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Dr. Andrew Rynne
MD
Dr. Andrew Rynne

Family Physician

Exp 50 years

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Article Home Adult and Senior Health Diagnosis of heart attacks

Diagnosis of heart attacks

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ECG is the most important tool in initial evaluation of myocardial infarct. The most specific and sensitive cardiac enzyme is troponin T and. 2D- echo gives more information on left and right ventricular functional status. Coronary angiography is the investigation of choice in the patients with myocardial infarction.

 

Blood test

  • Complete blood count
  • Cardiac enzymes
  • Serum electrolytes
  • Renal function test- blood urea and serum creatinine
  • Lipid profile
  • C-reactive protein

Cardiac enzymes

In patients with suspected heart attacks, obtain cardiac enzymes at regular intervals, starting upon admission and serially for as long as 24 hours.

Troponin T and I levels

  • Troponins have greater specificity and sensitivity than creatine kinase levels
  • They are useful both diagnostically and prognostically.
  • Serum levels increase within 3-12 hours from the onset of chest pain, peak at 24-48 hours, and return to baseline over 5-14 days.

Creatine kinase levels

Creatine kinase comprises 3 isoenzymes, (CK-MM), which is found mainly in skeletal muscle; (CK-BB), predominantly found in the brain; and myocardial muscle creatine kinase (CK-MB), which is found mainly in the heart.

CK-MB levels increase within 3-12 hours of onset of chest pain, reach peak values within 24 hours, and return to baseline after 48-72 hours. Levels peak earlier (wash out) if reperfusion occurs.

Myoglobin levels

Myoglobin levels are highly sensitive but not specific, urine myoglobin levels rise within 1-4 hours from the onset of chest pain and fall within 24 hrs.

Serum electrolytes

Need to close monitoring serum potassium and magnesium levels

Renal function test

Creatinine level is also needed prior to initiating treatment with an angiotensin-converting enzyme (ACE) inhibitor.

Complete blood count (CBC)

  • CBC counts if myocardial infarction is suspected to rule out anemia as a cause of decreased oxygen supply and prior to giving thrombolytics.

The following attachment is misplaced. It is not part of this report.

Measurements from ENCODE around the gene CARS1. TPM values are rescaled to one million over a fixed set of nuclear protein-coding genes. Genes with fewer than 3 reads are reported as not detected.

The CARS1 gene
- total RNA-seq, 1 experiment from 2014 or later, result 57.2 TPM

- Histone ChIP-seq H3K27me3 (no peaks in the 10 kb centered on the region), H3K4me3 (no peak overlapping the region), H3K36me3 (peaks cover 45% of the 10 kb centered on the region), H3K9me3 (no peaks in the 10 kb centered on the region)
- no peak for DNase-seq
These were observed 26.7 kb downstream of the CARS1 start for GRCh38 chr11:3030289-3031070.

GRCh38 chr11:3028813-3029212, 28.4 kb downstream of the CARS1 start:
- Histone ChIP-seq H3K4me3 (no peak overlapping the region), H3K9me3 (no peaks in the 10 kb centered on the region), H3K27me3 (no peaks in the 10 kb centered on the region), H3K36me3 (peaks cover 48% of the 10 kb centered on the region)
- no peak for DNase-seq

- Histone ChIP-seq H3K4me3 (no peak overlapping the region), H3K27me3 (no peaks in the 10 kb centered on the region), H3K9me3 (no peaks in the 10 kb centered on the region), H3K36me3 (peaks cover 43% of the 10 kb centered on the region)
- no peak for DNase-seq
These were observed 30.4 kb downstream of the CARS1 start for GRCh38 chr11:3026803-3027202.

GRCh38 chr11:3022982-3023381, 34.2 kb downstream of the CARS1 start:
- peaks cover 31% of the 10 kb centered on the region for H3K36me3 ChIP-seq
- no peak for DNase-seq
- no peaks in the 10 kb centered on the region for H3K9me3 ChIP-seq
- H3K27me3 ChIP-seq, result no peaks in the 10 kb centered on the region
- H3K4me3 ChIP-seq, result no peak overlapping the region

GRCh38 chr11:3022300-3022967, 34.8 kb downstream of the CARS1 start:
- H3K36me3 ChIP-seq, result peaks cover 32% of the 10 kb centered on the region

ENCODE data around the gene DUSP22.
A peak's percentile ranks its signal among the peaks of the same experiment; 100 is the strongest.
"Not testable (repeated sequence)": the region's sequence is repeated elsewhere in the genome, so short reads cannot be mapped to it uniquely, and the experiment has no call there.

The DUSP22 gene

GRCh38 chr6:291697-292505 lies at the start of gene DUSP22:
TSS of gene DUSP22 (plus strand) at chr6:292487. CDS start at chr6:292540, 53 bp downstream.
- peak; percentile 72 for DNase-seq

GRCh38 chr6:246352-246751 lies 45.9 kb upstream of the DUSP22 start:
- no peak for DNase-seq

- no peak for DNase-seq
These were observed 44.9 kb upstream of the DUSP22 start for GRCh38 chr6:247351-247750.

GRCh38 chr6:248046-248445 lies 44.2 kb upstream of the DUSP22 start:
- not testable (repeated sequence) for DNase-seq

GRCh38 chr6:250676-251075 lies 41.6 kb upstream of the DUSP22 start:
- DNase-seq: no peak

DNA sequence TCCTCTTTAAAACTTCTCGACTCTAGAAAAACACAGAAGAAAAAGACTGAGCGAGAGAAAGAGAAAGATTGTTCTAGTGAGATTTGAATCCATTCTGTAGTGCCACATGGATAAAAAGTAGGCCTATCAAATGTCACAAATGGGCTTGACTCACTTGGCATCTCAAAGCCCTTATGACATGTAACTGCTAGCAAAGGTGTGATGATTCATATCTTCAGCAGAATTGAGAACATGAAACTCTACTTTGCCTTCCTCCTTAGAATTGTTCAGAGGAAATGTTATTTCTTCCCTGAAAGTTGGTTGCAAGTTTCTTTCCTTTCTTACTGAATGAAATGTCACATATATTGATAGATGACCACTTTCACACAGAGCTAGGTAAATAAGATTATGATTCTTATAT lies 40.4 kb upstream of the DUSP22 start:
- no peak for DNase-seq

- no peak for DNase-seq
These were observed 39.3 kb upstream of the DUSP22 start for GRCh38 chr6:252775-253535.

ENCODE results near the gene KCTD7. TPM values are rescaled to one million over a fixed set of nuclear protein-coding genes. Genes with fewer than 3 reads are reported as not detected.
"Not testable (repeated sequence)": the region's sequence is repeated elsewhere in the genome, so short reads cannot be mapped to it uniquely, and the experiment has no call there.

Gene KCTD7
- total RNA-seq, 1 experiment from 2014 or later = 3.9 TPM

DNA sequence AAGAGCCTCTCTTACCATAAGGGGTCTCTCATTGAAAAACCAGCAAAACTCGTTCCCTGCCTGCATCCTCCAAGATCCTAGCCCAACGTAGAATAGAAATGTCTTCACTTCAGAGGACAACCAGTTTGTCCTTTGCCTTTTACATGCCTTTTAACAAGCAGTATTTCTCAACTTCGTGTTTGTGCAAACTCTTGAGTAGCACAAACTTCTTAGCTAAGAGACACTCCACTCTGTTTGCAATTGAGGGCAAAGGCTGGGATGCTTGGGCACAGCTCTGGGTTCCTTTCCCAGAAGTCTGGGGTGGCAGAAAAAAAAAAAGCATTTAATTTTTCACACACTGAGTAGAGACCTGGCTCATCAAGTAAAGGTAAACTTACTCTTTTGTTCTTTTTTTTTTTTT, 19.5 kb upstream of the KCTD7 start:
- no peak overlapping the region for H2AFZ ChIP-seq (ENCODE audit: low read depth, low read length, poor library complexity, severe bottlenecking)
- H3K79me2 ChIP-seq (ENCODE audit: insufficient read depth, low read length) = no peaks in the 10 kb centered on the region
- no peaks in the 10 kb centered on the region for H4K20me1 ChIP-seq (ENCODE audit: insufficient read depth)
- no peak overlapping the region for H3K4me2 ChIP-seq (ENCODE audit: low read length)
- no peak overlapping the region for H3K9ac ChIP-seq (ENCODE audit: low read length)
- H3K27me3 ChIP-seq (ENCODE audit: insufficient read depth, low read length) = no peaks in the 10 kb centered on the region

• Leukocytosis is common in the setting of acute myocardial infarction.
  • A platelet count is necessary if platelet aggregation inhibitors are used.

Lipid level profile

  • This is useful if obtained at the time of admission because levels can change after 12-24 hours of an acute illness.
  • Increase in total cholesterol levels, LDL- cholesterol and triglycerides are at higher risk for thrombus formation
  • Increase in HDL – cholesterol levels age good to heart and are cardioprotective

C- reactive protein

C- reactive protein levels are elevated in acute coronary syndrome

Imaging studies

Chest X-ray

  • To asses heart size and the presence or absence of decompensated congestive heart failure with or without pulmonary edema.
  • Also to diagnose pneumonia in elder individuals
  • Helpful in evaluation if aortic dissection

2D- echo

  • It plays an important role in diagnosis of heart attack
  • An echocardiogram can also define the extent of the infarction and assess overall left ventricle (LV) and right ventricle (RV) function.
  • Regional wall motion abnormalities can be identified.

Cardiac angiography

  • Invasive and non invasive coronary angiography
  • Cardiac angiography defines the patient's coronary anatomy and the extent of the disease.
  • Patients with cardiogenic shock, intractable angina despite medications, should undergo cardiac catheterization immediately.

Other tests

ECG- echocardiogram

  • ECG is the most important tool in the initial evaluation and triage of patients.
  • It is confirmatory of the diagnosis in approximately 80% of cases.
  • ST segment elevation (STMI) - elevation of ST segment and T wave inversion or tall/peaked T waves
  • Non ST segment elevation (NSTMI)- ST depression and T wave inversion
  • Obtain daily serial ECGs for the first 2-3 days and additionally as needed.